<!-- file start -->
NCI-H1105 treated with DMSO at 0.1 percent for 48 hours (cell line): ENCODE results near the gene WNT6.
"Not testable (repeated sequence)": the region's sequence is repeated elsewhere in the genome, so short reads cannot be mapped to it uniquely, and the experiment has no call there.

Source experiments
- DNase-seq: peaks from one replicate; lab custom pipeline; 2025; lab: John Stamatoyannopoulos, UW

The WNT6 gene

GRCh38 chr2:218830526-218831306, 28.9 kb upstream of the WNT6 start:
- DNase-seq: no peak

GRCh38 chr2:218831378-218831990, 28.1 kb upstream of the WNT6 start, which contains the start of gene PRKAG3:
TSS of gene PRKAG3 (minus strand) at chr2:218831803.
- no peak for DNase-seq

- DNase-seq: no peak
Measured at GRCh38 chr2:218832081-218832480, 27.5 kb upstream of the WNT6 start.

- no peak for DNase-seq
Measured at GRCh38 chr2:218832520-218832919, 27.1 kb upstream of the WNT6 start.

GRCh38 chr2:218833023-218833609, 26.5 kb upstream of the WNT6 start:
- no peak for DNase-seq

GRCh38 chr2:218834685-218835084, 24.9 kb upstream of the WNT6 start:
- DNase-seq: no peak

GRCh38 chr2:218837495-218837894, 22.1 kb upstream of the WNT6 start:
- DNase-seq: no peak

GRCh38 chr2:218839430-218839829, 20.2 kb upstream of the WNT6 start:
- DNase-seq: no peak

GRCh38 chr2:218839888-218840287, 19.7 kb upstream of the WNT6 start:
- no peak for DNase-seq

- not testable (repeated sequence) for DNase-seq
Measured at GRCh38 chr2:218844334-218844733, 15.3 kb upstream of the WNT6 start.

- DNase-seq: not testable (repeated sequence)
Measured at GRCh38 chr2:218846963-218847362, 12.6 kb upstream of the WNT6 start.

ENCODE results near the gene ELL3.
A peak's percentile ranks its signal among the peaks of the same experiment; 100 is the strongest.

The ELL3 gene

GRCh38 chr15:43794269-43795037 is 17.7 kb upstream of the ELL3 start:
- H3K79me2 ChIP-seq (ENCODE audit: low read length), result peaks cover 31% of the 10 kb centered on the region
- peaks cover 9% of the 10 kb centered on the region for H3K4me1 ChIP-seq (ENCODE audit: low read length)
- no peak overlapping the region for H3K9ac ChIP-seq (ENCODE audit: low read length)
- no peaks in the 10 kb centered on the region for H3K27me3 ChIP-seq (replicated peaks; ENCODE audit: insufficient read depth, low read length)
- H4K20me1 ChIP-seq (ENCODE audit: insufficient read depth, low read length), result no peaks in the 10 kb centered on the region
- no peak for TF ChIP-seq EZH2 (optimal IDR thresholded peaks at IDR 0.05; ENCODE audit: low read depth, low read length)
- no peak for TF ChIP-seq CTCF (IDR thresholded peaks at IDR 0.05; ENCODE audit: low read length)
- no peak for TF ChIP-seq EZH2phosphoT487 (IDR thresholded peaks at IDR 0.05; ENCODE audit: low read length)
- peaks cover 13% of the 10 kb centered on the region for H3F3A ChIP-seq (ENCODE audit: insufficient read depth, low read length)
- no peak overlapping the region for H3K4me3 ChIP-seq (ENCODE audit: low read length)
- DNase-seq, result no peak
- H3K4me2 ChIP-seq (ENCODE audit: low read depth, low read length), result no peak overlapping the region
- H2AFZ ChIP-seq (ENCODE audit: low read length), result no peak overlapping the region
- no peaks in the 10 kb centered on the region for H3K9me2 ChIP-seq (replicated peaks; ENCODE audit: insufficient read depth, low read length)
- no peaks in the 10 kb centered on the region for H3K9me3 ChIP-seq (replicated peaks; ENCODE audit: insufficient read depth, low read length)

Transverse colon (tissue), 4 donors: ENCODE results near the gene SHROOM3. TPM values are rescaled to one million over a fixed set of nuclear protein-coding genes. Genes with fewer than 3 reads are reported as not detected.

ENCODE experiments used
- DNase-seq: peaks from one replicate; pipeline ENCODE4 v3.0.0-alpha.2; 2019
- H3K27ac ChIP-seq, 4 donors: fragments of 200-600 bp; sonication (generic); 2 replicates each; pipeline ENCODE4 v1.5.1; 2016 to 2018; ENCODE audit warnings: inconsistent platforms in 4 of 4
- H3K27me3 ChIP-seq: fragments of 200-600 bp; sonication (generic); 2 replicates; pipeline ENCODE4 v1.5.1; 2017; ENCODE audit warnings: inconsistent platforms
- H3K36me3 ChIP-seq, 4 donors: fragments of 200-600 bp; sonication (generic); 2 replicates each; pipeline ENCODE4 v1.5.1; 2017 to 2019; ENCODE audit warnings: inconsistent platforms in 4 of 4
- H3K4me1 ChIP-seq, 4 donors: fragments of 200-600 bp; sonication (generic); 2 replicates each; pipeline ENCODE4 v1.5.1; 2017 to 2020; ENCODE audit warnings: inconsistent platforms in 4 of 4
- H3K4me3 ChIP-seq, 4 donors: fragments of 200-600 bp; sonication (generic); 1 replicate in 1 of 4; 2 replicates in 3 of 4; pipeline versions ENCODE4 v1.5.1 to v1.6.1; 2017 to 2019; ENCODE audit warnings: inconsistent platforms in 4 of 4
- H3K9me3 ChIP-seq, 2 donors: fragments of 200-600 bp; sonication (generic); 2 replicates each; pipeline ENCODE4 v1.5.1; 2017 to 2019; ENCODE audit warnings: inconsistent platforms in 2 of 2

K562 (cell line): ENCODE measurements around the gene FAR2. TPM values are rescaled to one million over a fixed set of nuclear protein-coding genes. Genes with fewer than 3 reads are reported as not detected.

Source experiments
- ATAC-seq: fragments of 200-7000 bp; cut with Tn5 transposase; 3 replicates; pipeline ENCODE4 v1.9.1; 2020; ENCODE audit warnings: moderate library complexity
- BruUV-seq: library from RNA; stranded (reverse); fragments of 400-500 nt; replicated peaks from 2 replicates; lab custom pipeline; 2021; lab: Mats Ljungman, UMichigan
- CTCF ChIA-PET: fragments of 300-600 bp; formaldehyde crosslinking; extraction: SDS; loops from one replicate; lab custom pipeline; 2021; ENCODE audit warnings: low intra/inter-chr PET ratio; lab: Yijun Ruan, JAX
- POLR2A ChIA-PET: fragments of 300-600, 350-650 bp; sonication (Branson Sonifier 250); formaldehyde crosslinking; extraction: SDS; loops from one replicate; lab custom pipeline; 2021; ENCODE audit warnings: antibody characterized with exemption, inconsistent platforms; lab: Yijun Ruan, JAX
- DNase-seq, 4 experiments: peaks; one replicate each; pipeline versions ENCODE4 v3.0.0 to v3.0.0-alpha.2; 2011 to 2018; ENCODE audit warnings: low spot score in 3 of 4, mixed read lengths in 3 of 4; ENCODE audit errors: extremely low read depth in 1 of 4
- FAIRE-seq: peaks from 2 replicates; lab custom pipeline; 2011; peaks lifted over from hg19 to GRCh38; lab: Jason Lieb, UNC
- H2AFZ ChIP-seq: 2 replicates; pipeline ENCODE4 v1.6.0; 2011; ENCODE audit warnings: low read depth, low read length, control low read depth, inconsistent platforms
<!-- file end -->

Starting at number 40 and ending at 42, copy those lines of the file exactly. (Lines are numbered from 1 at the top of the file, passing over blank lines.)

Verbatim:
- no peak for TF ChIP-seq EZH2phosphoT487 (IDR thresholded peaks at IDR 0.05; ENCODE audit: low read length)
- peaks cover 13% of the 10 kb centered on the region for H3F3A ChIP-seq (ENCODE audit: insufficient read depth, low read length)
- no peak overlapping the region for H3K4me3 ChIP-seq (ENCODE audit: low read length)